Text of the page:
Most of what we know about Celtic life comes from Ireland—the largest and most extensive of the Celtic populations, the Gauls in central and western Europe, we only know about through Roman sources—and these sources are decidedly unfriendly to the Gauls.

We know that the early Celtic societies were organized around warfare—this structure would commonly characterize cultures in the process of migration: the Celts, the Huns, and later the Germans. Although classical Greek and Roman writers considered the Celts to be violently insane, warfare was not an organized process of territorial conquest. Among the Celts, warfare seems to have mainly been a sport, focussing on raids and hunting. In Ireland, the institution of the fianna involved young, aristocratic warriors who left the tribal area for a time to conduct raids and to hunt. When the Celts came into contact with the Romans, they changed their manner of warfare to a more organized defense agains a larger army. It was these groups that the classical writers encountered and considered insane. The Celtic method of warfare was to stand in front of the opposing army and scream and beat their spears and swords against their shields. They would then run headlong into the opposing army and screamed the entire way—this often had the effect of scaring the opposing soldiers who then broke into a run; fighting a fleeing army is relatively easy work. If the opposing army did not break ranks, the Celts would stop short of the army, return to their original position, and start the process over agina.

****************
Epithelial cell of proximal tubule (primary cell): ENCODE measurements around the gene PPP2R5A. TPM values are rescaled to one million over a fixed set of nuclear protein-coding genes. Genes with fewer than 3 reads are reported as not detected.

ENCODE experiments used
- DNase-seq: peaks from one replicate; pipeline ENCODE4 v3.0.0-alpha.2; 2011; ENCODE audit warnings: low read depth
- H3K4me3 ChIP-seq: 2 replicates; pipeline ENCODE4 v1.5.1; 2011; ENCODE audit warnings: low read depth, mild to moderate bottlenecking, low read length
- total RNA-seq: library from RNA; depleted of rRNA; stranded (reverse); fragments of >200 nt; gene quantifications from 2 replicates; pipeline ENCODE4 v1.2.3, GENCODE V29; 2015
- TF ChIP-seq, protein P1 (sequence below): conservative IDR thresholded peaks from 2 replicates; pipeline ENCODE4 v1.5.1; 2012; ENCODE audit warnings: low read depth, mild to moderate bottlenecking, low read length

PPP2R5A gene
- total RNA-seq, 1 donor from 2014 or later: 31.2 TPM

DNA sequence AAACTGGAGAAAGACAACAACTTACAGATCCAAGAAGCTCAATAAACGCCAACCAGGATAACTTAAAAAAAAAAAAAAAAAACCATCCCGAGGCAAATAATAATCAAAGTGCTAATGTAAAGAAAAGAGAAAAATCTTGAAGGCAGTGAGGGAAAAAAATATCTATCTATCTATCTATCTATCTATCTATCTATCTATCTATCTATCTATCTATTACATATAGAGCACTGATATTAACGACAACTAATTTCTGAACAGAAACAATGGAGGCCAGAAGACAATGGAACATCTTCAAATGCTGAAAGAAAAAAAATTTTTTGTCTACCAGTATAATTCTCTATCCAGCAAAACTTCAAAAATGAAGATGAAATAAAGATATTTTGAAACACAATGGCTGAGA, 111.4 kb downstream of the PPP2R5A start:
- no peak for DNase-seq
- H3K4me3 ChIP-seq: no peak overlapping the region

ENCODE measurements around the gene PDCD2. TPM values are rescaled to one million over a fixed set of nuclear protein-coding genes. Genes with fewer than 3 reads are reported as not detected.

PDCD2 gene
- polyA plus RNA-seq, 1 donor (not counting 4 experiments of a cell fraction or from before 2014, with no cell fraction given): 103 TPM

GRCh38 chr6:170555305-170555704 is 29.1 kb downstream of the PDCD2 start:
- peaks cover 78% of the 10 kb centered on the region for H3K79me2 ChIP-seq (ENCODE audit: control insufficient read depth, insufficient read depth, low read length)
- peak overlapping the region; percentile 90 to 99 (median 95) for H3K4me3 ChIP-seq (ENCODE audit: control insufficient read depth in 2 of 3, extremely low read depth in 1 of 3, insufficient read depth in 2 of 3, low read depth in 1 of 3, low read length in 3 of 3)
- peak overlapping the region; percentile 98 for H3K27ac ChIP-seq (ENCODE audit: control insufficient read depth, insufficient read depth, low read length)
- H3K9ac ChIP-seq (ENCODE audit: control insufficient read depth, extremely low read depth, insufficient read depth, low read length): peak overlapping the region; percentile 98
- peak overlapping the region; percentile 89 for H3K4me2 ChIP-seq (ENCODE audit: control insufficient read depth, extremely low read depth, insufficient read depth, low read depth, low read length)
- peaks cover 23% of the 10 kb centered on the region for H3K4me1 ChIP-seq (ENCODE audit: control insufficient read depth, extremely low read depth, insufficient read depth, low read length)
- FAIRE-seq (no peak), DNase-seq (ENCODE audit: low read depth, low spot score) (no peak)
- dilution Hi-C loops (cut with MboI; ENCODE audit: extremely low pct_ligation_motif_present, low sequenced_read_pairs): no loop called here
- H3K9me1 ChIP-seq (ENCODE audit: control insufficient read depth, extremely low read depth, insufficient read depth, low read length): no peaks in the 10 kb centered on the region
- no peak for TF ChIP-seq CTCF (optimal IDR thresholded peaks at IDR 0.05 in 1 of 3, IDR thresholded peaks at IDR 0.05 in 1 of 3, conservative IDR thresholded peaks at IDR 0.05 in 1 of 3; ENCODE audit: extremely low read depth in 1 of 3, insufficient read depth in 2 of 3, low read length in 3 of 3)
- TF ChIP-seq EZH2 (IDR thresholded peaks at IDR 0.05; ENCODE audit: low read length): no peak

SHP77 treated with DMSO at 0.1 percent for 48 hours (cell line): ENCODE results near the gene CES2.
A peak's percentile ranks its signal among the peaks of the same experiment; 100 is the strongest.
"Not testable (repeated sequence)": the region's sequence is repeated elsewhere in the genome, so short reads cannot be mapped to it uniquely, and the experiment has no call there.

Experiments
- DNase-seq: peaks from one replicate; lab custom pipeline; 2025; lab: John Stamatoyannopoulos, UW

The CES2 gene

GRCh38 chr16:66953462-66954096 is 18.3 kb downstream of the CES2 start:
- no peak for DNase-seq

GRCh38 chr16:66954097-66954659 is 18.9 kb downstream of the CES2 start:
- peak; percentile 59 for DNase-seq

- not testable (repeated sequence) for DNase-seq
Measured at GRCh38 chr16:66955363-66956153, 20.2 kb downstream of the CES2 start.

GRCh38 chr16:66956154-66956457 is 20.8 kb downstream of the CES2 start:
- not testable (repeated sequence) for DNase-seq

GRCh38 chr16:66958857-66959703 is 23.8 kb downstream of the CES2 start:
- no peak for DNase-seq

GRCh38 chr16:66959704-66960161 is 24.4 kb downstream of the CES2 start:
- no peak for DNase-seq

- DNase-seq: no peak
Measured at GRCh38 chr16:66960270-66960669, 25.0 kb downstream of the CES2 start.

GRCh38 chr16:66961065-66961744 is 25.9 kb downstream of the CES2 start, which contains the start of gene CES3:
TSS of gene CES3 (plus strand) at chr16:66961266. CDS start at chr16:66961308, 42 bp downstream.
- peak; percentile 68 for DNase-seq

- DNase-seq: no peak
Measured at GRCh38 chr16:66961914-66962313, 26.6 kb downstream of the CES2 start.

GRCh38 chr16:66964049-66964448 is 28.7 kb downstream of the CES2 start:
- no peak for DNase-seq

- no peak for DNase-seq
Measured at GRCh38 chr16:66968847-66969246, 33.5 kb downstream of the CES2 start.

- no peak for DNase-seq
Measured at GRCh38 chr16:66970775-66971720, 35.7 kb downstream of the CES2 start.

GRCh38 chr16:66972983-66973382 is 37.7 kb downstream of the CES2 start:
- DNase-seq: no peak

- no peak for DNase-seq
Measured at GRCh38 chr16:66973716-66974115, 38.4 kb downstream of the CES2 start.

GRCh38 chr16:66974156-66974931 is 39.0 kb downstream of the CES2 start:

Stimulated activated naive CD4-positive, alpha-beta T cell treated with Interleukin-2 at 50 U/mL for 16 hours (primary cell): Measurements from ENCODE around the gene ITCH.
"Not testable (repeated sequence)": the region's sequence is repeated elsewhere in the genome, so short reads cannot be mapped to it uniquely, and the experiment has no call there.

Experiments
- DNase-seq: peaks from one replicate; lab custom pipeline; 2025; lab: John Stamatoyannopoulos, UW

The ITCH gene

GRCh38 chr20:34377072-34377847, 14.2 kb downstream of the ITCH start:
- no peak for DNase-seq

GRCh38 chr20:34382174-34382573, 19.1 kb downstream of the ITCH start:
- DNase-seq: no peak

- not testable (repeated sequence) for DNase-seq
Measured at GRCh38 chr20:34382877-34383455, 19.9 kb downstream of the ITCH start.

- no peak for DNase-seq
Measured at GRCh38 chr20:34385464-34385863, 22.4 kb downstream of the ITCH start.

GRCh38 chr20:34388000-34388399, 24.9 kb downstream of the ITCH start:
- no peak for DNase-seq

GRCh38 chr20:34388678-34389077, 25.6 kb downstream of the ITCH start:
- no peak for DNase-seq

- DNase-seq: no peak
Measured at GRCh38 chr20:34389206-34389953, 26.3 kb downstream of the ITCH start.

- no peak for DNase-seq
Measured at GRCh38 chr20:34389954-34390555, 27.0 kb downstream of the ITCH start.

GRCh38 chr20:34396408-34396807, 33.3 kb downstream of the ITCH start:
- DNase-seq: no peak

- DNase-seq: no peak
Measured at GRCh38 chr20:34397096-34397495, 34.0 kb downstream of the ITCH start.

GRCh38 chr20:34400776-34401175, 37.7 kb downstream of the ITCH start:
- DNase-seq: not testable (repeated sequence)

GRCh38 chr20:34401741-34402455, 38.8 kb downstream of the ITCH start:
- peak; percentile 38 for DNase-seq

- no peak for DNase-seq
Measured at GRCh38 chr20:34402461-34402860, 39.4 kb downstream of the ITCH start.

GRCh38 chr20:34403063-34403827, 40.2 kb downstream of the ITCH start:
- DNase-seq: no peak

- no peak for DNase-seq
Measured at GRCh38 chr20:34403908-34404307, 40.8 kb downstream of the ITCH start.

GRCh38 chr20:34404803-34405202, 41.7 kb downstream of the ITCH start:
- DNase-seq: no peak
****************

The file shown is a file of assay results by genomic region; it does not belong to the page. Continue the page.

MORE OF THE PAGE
Celtic society was hierarchical and class-based. Tribes were led by kings but political organizations were remarkably plastic. According to both Roman and Irish sources, Celtic society was divided into three groups: a warrior aristocracy, an intellectual class that included druids, poets, and jurists, and everyone else.